Some years ago, the head of the local bureaucracy in charge of the distribution of water was quoted in the newspaper along these lines: "If these conditions persist, rationing will certainly become necessary." If these conditions persist? That's quite the assumption. We could say during the next rainfall: "If these conditions persist, it will become necessary for everyone to build an ark." Conditions never persist. They change. Bureaucrats really hate that.
One suspects that these same people love droughts. Droughts give them power, not just over the aggregate use of water. They enjoy pressing people on the smallest details of life. They get to tell you that you must take short showers. They tell you that you must flush less. They impose a profound sense of guilt on your for watering the basil growing in your window box.
Droughts can turn the most innocent public employee into the moral equivalent of a Gestapo agent, issuing dictates and imposing fines, ferreting out the water thieves, all in the name of the public interest.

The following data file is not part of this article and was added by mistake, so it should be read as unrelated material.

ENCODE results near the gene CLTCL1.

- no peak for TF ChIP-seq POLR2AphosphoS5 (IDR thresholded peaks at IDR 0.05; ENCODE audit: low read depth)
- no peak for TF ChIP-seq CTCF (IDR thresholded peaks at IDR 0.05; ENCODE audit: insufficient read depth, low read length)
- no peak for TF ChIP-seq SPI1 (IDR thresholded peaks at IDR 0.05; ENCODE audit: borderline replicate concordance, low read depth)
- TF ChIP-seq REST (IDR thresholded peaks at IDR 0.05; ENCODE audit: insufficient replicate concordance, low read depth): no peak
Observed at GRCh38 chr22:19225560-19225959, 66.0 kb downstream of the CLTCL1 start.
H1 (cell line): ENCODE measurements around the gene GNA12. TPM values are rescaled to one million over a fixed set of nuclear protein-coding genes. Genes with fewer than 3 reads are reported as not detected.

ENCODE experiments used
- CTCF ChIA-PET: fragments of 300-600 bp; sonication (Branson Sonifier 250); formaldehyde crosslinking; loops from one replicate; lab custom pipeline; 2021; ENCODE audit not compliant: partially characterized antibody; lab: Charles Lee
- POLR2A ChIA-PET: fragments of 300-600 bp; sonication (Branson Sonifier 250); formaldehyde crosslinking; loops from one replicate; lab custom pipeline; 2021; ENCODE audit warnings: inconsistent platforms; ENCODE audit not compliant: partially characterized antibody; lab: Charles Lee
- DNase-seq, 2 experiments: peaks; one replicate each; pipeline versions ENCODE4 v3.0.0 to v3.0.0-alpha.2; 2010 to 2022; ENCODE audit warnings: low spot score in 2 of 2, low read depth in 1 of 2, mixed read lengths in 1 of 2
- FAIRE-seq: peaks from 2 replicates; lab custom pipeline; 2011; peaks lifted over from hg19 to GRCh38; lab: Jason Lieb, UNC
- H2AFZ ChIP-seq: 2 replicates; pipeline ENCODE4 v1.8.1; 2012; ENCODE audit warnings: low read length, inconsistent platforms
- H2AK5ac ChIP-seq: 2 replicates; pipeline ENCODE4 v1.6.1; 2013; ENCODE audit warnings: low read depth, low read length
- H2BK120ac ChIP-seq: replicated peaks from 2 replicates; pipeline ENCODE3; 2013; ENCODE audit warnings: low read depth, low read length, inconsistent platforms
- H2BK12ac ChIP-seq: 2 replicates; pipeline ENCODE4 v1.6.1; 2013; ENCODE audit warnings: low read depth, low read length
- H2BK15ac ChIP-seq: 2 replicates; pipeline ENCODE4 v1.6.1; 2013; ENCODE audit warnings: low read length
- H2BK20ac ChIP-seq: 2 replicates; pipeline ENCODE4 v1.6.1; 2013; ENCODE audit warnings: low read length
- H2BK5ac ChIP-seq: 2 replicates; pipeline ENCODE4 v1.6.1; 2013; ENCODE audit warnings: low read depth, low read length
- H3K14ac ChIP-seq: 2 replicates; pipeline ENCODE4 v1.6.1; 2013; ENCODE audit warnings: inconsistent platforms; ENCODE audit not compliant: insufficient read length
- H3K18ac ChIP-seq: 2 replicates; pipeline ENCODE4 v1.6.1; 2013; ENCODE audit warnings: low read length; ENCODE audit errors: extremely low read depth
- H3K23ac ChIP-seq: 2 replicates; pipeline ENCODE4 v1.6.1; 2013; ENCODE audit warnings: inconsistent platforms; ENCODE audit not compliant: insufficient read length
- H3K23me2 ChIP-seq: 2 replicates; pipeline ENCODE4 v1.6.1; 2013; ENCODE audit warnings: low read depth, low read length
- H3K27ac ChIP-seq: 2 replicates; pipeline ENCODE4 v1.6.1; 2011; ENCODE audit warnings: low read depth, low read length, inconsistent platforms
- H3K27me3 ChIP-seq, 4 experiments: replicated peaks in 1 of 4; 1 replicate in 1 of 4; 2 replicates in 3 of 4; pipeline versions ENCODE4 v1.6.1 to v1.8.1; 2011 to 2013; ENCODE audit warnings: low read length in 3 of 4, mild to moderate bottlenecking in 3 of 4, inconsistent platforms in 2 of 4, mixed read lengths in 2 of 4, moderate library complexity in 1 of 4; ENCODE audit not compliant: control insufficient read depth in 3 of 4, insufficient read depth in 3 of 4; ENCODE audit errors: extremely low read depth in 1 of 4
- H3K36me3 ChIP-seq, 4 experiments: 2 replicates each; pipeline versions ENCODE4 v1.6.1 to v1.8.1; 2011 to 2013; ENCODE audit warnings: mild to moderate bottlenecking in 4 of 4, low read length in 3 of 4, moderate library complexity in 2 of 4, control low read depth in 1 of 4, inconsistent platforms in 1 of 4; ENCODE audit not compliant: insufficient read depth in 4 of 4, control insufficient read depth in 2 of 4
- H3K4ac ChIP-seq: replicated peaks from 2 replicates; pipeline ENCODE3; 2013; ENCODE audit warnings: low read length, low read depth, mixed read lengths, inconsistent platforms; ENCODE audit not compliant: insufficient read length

Droughts turn neighbor against neighbor, and force the whole of everyone into the criminal class, reduced to sneaking around at night to water tomato plants. Droughts make everyone feel dependent on the state. We must read their rules, such as, "Even-numbered houses may water their lawns from 4am to 6am, Monday, Thursday, and Sunday." So rain, rain, go away. That's their theme.
Bureaucrat International has a common feature: loathing of "consumerism." Whereas people want to have choice over how they spend their money, bureaucrats want us to suffer constantly, and be intensely aware of what we use, trusting not the price system to determine our consumption patterns but rather obey regulations and strictures.
Note that no drought ever officially ends. The papers are packed with warnings of impending doom during the worst of it. But when the torrents of rain come - and they invariably do, eventually - there is no press release that says something along the lines of: "Praise Be to God, the drought is over. Use as much water as you are willing to pay for!" Never, never, never. They never say this. They would rather that we carry with us some sense that the drought is never really over, since, after all, it could come again.
The core of the problem here has nothing to do with rain and changing weather patterns. The weather has in fact been changing since the dawn of time. What creates the problem is public ownership of the means of production and the utterly irrational system under which the price doesn't change regardless of availability. There is no real profitability here. Nor are there losses. So there is no economic calculation going on. Prices are determined by extra-market indicators.